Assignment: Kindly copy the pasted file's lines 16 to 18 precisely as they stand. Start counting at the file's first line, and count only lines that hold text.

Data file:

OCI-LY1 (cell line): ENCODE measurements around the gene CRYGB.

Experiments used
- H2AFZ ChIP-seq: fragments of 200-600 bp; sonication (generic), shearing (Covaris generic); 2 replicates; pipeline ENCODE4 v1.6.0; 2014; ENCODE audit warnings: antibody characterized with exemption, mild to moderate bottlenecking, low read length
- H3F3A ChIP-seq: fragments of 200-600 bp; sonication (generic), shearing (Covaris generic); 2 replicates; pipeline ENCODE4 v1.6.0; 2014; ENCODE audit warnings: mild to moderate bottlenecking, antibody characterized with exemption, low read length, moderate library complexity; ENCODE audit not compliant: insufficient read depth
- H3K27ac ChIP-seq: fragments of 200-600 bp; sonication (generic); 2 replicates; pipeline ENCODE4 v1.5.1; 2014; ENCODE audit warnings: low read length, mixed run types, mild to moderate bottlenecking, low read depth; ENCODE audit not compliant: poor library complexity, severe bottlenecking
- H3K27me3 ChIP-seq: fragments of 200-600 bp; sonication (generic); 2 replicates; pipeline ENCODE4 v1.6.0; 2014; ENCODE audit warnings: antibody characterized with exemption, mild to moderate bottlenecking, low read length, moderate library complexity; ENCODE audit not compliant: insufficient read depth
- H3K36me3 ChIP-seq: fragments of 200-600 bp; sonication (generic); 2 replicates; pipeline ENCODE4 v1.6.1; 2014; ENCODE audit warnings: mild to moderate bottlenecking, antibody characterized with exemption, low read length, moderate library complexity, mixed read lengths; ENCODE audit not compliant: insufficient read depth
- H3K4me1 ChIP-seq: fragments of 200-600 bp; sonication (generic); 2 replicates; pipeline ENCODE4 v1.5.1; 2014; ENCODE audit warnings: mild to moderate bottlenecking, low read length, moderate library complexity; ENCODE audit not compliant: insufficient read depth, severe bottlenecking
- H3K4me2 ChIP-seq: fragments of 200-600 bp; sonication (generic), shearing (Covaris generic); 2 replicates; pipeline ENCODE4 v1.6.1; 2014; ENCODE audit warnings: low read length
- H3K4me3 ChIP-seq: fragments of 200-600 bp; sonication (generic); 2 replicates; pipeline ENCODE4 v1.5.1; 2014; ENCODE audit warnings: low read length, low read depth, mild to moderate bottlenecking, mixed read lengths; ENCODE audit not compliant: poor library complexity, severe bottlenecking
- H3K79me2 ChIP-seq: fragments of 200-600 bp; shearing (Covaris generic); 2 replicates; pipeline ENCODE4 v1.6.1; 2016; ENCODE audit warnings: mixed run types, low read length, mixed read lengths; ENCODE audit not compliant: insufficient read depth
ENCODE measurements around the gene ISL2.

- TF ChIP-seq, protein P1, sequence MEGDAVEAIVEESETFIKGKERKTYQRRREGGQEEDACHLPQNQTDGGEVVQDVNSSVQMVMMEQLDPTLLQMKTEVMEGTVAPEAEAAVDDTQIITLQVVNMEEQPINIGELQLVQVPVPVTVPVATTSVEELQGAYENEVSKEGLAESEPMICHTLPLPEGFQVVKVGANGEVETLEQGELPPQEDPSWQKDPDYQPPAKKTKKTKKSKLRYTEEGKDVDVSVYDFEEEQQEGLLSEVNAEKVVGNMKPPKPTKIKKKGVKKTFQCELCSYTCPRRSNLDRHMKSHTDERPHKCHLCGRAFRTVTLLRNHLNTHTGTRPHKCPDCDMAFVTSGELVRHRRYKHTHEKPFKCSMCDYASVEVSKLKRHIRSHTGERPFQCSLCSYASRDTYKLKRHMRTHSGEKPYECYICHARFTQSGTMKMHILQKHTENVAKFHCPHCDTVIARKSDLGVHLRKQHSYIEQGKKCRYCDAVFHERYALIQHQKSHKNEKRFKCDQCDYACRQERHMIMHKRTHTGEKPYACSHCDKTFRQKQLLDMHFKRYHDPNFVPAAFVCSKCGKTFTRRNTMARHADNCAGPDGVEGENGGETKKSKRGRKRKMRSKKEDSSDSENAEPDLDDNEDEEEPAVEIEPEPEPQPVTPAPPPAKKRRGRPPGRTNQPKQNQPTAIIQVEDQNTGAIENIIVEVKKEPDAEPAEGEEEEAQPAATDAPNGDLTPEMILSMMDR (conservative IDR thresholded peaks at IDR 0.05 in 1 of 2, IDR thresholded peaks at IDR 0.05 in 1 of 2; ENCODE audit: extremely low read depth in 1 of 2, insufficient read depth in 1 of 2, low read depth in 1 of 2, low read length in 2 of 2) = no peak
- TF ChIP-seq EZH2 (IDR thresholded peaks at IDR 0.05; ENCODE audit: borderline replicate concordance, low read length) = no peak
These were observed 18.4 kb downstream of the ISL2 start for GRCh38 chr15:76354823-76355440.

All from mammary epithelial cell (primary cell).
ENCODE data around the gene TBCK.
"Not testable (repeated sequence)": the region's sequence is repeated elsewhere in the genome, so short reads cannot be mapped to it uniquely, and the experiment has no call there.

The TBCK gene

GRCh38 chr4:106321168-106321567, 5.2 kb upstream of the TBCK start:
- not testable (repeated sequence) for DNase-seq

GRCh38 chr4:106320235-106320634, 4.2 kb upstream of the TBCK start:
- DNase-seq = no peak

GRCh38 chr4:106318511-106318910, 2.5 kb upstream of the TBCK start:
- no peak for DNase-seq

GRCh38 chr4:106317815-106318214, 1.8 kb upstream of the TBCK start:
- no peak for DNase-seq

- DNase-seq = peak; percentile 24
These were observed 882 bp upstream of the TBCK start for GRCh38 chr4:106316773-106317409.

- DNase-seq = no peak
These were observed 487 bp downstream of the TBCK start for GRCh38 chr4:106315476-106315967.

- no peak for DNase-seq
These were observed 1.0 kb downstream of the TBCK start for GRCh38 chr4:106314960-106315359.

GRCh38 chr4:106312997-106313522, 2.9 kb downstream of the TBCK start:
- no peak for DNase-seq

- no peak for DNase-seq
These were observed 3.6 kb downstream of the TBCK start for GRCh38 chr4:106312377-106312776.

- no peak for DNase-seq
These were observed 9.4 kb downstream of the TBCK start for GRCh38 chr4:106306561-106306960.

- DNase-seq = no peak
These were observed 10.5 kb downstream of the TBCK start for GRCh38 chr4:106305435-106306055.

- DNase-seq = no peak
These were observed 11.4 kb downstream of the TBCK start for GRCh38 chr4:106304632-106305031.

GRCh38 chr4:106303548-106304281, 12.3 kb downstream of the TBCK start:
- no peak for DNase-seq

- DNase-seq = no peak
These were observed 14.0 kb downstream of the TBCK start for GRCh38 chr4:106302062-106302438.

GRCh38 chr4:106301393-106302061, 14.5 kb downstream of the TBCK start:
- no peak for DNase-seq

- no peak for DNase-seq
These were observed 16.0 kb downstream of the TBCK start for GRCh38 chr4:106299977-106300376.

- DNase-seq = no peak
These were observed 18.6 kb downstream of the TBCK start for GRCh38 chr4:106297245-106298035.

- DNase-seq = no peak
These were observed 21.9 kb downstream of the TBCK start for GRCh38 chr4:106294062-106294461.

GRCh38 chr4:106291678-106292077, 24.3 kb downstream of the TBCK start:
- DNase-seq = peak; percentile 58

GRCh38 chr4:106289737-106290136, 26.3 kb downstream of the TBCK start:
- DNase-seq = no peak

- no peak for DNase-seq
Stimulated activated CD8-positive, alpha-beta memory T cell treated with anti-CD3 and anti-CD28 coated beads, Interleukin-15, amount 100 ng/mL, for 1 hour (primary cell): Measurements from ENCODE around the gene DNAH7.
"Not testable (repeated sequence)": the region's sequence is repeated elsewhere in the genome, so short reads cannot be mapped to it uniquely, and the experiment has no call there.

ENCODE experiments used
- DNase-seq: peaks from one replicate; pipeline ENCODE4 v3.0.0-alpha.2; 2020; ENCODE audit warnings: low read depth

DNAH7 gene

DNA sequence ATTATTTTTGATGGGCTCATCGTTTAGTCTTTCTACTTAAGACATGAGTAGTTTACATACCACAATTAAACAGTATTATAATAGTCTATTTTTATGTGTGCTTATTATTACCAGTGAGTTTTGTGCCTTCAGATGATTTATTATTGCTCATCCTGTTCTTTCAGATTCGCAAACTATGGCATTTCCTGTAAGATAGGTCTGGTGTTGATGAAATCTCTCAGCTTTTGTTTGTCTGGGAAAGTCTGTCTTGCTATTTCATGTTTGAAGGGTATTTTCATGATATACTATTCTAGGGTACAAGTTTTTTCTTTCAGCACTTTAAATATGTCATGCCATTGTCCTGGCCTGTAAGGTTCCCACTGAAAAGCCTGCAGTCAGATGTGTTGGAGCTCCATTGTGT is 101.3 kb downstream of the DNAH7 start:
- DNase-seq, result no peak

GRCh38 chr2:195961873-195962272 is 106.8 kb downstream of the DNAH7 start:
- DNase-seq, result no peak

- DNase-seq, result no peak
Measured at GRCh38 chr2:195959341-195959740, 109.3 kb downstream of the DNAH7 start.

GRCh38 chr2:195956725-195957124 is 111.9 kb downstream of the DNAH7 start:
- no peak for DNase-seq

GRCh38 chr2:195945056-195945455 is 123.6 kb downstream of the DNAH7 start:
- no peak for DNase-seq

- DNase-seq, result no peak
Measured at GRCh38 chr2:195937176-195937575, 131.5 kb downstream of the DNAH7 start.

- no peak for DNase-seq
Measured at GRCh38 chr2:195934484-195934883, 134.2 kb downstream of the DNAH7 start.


All from mammary epithelial cell (primary cell).
ENCODE data around the gene TBCK.
"Not testable (repeated sequence)": the region's sequence is repeated elsewhere in the genome, so short reads cannot be mapped to it uniquely, and the experiment has no call there.